Thursday, August 28, 2014

5th Annual Great Adirondack Moose Festival Planned

Moose At Helldiver Pond by John WarrenThe Adirondacks, with its vast expanses of wilderness forests, abundant stretches of pristine wetlands, waterways and rugged mountain terrain, serves as home to many forms of wildlife. While all of these creatures have uniquely appealing traits and exhibit their own brand of personal charm, few possess the backwoods’ magic and allure of the moose. Part of this beast’s popularity lies in its massive size, which can range from several hundred pounds for a juvenile to 700 and 800 pounds for a healthy adult. The moose also wins affection with its unusually lanky body features, long snout, and awkward gait.

In an attempt to spotlight and honor New York State’s largest wildlife resident, the Indian Lake Chamber of Commerce in the Central Adirondacks, will be holding a celebration, The Great Adirondack Moose Festival, (GAMF) the weekend of September 27 and 28.

A key part of this Festival is the moose calling competition, which allows individuals to demonstrate their backwoods skill of mimicking the mournful cry of a cow moose announcing her need to breed in the coming days. The competition will be judged by Ed Kanze, naturalist and author. This year, Festival organizers have planned numerous activities designed to get visitors into the backcountry, where the chances of a random moose sighting is more likely. The excursion that is considered by many to be the best bet for producing a rare moose sighting is the self-guided driving tour along the 24 mile length of the Moose River Plains Road. This seasonal use road traverses one of the most remote sections of the Adirondack Park and is an area considered by wildlife biologists to be among the best suited locations for moose in the Park. An additional Festival highlight will be a guided hike to Helldiver Pond in the Moose River Plains Wild Forest to be lead by Gary Lee, retired NYS forest ranger and licensed guide.

Because of the moose’s tendency to be most active around dawn and dusk, the ideal time to venture through this seldom visited wilderness region is shortly after sunrise and prior to sunset. While a moose may be seen anyplace, during anytime of year, a trip along the Moose River Plains Road provides wildlife enthusiasts with the best chance of seeing one of these creatures in New York State.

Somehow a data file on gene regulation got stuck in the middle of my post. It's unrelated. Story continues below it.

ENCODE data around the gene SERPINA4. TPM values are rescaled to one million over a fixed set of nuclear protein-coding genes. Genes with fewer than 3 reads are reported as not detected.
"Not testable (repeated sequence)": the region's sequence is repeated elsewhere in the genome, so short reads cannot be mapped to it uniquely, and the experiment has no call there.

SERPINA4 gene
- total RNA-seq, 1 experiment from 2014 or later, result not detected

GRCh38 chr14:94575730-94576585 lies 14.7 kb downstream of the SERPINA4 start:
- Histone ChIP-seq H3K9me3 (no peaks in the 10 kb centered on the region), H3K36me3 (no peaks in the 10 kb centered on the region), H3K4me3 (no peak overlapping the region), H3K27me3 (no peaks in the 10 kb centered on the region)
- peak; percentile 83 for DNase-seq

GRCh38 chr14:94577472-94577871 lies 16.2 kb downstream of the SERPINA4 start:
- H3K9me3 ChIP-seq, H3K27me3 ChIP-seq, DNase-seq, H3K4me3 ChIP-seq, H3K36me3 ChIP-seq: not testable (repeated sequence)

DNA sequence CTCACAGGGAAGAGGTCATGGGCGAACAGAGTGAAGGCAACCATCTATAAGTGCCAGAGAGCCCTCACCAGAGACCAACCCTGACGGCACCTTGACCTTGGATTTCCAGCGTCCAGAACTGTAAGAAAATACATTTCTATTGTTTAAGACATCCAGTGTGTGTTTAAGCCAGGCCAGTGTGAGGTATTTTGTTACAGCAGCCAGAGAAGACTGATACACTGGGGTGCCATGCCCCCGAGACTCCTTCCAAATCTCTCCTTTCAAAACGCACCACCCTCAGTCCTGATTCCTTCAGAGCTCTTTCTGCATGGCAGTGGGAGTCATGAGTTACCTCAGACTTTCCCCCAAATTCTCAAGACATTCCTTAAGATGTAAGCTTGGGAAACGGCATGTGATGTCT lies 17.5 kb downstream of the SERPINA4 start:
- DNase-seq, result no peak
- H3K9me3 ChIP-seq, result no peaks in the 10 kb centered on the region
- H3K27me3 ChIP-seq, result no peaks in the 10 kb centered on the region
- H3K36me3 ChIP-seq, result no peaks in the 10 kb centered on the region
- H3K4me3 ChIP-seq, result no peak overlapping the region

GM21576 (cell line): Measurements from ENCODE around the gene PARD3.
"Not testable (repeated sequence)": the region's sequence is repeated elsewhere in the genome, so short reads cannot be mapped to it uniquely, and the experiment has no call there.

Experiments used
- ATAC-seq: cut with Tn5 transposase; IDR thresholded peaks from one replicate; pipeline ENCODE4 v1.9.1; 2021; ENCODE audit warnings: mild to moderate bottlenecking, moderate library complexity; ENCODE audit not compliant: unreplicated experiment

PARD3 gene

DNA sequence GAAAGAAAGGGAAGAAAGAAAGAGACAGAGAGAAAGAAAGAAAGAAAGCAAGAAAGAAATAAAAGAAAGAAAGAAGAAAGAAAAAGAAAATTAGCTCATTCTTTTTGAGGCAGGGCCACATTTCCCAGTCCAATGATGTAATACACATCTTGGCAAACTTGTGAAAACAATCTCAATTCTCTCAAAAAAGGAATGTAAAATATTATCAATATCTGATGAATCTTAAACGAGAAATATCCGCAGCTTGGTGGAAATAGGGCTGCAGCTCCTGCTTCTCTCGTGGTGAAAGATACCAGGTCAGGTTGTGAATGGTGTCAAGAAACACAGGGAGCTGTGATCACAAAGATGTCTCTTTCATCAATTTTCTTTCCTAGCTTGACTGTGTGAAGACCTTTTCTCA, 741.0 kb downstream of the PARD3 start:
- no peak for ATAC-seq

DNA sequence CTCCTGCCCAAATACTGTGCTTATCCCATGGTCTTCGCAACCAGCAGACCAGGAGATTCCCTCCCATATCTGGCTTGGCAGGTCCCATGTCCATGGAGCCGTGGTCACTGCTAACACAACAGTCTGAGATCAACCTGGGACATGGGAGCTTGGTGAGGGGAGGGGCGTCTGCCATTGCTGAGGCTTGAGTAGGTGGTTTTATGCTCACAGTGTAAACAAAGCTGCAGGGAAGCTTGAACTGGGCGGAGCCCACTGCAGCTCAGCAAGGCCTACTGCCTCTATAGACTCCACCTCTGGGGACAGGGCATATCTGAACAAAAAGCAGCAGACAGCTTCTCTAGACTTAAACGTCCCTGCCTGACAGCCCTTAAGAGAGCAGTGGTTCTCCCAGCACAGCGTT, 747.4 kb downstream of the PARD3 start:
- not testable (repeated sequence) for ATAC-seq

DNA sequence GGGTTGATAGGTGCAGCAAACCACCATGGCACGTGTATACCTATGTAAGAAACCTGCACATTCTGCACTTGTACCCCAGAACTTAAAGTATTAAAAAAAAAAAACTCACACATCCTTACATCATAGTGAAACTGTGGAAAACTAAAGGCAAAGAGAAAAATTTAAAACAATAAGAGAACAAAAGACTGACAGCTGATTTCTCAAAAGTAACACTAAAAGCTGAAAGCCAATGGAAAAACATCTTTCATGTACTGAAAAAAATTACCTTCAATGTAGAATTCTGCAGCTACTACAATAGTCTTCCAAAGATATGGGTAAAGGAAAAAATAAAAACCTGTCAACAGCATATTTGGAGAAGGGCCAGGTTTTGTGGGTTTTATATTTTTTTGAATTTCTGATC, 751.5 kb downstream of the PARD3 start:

The Adirondacks are a spectacular place to visit. The park has many different locations and ecological settings to explore, and can provide fun-filled adventures to those that enjoy being outdoors. For those that simply like to browse unique displays of Adirondack crafts and wares, or enjoy chatting with wildlife experts regarding moose and other forms of animal life that exist in the Park, the GAMF will be a worthwhile investment of time. The Festival organizers can never guarantee that anyone will see a moose during this celebration weekend, however, they are confident that anyone who attends will have a true Adirondack experience in Indian Lake.

Photo: A moose at Helldiver Pond in mid-July (courtesy John Warren).


Tom Kalinowski

Tom Kalinowski is an avid outdoor enthusiast who taught field biology and ecology at Saranac Lake High School for 33 years. He has written numerous articles on natural history for Adirondack Life, The Conservationist, and Adirondack Explorer magazines and a weekly nature column for the Lake Placid News. In addition, Tom’s books, An Adirondack Almanac, and his most recent work entitled Adirondack Nature Notes, focuses on various events that occur among the region’s flora and fauna during very specific times of the calendar year. He also spends time photographing wildlife. Tom’s pictures have appeared in various publications across the New York State.




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